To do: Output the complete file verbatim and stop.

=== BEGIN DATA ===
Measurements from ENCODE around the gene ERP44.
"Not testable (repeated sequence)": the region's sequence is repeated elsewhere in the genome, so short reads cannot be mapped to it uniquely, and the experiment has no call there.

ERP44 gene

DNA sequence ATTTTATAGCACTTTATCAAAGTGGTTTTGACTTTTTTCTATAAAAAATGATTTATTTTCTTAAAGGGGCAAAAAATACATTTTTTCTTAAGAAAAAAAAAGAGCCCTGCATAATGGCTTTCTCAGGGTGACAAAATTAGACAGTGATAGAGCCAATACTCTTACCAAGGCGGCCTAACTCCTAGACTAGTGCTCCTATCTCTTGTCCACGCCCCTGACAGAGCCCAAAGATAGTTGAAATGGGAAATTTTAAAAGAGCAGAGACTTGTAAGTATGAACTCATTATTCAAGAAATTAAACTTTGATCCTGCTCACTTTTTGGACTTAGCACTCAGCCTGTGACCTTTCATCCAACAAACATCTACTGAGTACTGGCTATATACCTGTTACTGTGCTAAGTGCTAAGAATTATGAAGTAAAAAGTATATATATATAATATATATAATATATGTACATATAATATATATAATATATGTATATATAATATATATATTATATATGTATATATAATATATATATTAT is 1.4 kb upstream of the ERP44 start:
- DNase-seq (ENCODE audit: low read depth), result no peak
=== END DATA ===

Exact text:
Measurements from ENCODE around the gene ERP44.
"Not testable (repeated sequence)": the region's sequence is repeated elsewhere in the genome, so short reads cannot be mapped to it uniquely, and the experiment has no call there.

ERP44 gene

DNA sequence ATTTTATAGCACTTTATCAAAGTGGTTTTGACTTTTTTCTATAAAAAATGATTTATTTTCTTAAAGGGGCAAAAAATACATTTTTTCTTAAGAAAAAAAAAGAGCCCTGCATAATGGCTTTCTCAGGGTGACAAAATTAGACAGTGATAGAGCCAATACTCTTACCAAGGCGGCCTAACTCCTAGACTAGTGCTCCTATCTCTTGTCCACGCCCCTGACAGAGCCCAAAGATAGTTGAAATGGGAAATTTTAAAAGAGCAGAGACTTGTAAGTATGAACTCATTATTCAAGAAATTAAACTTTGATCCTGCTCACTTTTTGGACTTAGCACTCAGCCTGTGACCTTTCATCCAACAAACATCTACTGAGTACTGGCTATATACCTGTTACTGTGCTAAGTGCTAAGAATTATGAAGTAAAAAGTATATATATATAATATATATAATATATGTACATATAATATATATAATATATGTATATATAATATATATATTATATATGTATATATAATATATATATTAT is 1.4 kb upstream of the ERP44 start:
- DNase-seq (ENCODE audit: low read depth), result no peak